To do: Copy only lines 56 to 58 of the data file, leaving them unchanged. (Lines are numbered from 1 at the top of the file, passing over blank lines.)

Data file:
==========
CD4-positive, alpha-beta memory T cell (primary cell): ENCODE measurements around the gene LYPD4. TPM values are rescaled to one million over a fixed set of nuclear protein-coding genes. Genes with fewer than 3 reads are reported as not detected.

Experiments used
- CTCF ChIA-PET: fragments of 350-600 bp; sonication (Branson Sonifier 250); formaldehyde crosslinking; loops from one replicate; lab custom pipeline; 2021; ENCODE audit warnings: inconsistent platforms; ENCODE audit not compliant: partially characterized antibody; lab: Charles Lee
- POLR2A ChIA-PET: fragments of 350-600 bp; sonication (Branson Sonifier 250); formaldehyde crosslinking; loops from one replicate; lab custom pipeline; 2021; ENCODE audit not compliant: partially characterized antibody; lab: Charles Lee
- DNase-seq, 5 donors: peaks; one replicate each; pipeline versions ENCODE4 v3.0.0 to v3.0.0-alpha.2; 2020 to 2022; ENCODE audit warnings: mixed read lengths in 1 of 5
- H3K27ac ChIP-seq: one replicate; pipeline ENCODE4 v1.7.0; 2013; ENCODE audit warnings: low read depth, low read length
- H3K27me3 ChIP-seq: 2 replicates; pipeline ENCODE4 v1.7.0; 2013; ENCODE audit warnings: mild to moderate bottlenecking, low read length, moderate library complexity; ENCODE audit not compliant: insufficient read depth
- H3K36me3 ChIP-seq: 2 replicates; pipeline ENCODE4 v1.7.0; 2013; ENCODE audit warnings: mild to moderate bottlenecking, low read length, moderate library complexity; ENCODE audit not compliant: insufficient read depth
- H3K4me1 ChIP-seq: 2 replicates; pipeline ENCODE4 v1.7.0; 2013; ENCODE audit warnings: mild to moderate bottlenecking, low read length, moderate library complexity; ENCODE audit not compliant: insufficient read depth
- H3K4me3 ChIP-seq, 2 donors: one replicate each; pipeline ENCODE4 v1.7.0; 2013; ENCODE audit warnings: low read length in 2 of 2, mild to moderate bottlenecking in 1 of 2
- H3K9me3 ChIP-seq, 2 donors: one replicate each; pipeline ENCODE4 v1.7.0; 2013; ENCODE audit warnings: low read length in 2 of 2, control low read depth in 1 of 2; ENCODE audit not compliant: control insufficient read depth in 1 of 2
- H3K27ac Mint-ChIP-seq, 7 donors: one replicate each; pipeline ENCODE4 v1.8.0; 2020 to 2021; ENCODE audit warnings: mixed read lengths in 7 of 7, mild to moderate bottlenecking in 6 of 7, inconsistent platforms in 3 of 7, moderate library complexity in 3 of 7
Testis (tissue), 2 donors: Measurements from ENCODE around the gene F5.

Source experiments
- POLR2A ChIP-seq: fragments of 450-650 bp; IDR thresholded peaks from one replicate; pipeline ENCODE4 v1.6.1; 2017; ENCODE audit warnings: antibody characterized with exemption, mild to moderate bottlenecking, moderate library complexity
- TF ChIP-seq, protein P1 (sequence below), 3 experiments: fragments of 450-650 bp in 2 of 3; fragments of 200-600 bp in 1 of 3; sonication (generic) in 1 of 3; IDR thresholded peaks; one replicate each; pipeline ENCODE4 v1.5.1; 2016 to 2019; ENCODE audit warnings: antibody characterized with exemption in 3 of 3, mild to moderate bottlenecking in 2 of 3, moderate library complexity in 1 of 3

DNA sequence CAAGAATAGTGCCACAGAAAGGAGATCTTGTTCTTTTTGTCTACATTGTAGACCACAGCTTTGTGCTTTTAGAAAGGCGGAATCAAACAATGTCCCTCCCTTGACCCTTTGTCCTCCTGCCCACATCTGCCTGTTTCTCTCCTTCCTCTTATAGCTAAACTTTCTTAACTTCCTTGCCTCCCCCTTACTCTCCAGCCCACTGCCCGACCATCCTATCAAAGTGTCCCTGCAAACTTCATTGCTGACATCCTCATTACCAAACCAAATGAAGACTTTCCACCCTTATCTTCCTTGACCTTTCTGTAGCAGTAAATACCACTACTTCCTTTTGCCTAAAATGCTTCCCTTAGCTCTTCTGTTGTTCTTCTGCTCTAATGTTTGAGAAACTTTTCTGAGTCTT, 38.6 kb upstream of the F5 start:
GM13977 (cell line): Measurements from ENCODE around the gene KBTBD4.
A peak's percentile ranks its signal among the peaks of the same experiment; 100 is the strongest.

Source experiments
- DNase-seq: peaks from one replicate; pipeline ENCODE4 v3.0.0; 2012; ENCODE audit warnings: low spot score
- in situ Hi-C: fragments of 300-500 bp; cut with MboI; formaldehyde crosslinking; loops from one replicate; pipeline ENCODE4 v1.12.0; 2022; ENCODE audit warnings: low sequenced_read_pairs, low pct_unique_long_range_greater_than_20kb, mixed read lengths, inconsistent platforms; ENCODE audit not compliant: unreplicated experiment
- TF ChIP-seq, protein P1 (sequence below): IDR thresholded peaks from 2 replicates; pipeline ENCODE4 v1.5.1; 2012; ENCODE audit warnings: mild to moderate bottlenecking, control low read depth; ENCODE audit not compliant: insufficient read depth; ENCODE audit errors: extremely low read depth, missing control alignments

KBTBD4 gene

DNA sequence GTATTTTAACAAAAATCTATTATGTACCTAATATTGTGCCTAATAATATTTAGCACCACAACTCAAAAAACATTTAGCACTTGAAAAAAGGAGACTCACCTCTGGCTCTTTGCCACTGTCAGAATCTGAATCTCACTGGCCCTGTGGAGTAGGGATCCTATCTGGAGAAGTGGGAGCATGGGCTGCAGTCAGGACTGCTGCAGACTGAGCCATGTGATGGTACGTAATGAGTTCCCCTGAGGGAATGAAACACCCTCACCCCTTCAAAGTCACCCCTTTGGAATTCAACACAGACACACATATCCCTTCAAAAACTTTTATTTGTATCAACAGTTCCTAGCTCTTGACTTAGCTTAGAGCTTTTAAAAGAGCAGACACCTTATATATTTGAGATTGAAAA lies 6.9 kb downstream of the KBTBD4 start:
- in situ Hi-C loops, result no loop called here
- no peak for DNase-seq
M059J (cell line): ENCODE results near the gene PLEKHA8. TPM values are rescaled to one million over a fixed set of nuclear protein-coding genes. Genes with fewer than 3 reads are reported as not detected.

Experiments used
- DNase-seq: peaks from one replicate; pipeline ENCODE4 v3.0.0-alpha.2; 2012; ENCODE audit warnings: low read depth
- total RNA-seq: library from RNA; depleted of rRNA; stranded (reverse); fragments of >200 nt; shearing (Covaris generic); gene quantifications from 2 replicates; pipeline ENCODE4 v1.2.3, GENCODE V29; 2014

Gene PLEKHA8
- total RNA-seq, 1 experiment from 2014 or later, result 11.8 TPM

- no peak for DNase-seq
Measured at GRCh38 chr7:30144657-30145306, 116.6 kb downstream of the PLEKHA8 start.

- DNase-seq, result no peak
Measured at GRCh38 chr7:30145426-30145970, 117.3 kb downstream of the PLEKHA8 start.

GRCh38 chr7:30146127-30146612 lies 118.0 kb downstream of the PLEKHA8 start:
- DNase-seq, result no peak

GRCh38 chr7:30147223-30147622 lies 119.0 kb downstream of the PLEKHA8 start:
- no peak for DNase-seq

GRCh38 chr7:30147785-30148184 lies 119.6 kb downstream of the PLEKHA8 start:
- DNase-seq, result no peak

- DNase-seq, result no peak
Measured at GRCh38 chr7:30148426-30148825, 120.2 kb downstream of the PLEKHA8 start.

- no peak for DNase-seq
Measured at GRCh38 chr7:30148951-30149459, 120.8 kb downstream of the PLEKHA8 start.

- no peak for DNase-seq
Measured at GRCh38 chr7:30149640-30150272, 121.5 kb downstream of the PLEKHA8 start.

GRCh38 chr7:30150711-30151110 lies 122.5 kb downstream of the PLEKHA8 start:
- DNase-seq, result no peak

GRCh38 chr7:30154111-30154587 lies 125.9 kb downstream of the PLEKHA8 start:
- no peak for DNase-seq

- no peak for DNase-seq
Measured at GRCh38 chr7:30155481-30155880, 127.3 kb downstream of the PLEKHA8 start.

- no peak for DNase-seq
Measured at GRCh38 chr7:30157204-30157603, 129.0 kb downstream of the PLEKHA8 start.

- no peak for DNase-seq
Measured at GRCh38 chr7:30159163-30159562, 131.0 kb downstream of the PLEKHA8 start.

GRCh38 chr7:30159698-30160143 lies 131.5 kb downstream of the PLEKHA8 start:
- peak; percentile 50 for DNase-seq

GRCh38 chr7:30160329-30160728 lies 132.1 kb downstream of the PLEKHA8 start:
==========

- no peak for DNase-seq
Measured at GRCh38 chr7:30157204-30157603, 129.0 kb downstream of the PLEKHA8 start.

- no peak for DNase-seq